And what of the opposition to the Nazis and Tea Partiers? Shirer’s words about the German scene in the 1930s could easily describe the USA of the 2010s: “… too absorbed in looking after the special economic and social interests they represented to be able to bury their differences.” Dead on, I would say. “Parliamentary government had become a matter of what the Germans called Kuhhandel – cattle trading – with the parties bargaining for special advantages for the groups which elected them, and the national interests be damned.” Did Shirer have a crystal ball, or are humans that prone to such failures in representative democracies?
Both the Nazis and Tea Party movements worked with conservative political factions, with varying degrees of accommodation. In the case of the Nazis, they saw no true common purpose with the old-line conservatives and hoped to bring about a new sort of conservatism in Germany. Likewise, the Tea Party does not always play well with the rest of the Republican caucus, and has flaunted party discipline on ideological matters. There’s another similarity: the placing of ideology above all else, using it as a guide to shout down truths that would give the lie to their positions. The Nazis would hear nothing to contradict their lies about Jews and Communists: the Tea Partiers can stand no word against their position on global warming (or the lack thereof) and the free market.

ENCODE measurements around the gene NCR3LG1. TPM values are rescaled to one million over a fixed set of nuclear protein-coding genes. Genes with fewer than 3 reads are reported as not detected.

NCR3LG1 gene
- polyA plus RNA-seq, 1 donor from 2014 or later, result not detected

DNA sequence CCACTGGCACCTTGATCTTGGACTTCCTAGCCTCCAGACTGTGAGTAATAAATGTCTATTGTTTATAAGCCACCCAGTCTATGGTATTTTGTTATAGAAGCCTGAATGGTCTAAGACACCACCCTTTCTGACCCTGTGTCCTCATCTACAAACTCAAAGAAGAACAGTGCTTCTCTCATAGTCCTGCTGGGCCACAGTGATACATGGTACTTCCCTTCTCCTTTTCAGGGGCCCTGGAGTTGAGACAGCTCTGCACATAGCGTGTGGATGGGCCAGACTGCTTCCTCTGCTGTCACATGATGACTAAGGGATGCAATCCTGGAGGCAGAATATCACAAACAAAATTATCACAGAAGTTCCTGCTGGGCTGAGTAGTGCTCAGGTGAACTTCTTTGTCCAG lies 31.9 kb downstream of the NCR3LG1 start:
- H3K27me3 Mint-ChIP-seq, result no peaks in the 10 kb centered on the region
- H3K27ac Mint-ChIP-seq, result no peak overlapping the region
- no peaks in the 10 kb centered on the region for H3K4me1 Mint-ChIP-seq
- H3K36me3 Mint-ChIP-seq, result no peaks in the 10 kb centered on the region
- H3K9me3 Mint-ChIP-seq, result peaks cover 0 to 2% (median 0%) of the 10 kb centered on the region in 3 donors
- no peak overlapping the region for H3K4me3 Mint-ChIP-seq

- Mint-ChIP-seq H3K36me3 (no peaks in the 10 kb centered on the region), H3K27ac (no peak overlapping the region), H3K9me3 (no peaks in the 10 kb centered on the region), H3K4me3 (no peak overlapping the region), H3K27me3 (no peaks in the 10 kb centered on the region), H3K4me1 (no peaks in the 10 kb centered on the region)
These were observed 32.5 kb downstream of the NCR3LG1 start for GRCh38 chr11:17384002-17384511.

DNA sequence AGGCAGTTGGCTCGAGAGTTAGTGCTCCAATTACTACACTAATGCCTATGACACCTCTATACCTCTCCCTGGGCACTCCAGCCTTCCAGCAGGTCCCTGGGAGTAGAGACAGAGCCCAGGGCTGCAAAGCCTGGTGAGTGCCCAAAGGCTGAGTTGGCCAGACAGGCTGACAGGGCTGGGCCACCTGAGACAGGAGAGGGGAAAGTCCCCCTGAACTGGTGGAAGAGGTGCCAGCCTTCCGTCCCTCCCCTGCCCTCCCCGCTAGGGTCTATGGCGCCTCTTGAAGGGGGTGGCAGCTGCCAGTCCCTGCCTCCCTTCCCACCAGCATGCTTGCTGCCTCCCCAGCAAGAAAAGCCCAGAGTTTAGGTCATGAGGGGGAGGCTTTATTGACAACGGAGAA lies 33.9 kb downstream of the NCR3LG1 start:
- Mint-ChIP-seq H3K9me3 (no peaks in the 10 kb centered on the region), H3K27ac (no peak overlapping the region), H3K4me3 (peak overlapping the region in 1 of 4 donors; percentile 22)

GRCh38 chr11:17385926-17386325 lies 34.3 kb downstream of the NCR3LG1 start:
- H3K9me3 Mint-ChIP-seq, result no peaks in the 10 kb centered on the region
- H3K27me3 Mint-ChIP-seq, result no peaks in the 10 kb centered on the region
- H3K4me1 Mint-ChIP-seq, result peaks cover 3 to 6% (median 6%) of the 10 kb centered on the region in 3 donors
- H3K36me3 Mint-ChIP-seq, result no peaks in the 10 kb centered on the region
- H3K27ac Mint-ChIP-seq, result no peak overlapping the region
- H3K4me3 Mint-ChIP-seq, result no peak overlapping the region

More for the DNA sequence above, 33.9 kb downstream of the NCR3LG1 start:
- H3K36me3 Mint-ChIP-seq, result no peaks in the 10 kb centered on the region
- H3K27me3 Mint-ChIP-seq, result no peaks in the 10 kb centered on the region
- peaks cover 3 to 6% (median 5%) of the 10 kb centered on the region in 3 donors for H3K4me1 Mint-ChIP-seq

Within two years of the Nazi’s big political showing in 1931, their leader was in power. If the economy doesn’t turn around soon, a Tea Partier may very well be elected to the presidency of the USA within two years of the Tea Party’s big splash in 2010. This is where differences between the Tea Party and the Nazis become critical. Hitler was not a puppet of the industrialists and they badly miscalculated in supporting him. I don’t see anyone with the same energy and drive as Hitler in the Tea Party leadership, so it’s likely that a Tea Party president would be very much like a worse(!) version of George Bush II: a plaything for the industrialists, given free hand to inflict a disastrous social and foreign policy on the nation.
Sadly, there’s one difference I wish the Tea Party had, but does not. While the Tea Party itself is not a racist movement, white supremacist groups report that they have excellent recruitment opportunities whenever the Tea Party stages a protest. That means that although the Tea Party itself does not advocate a racist agenda, its ranks are shot through with radical, racist elements.
Could a Tea Party candidate win, even if a majority of the nation was opposed to the Tea Party itself? Absolutely. If people are mad enough at Obama to either vote against him or not vote at all, a GOP led by the Tea Party could find itself in control of the White House and both branches of the legislature.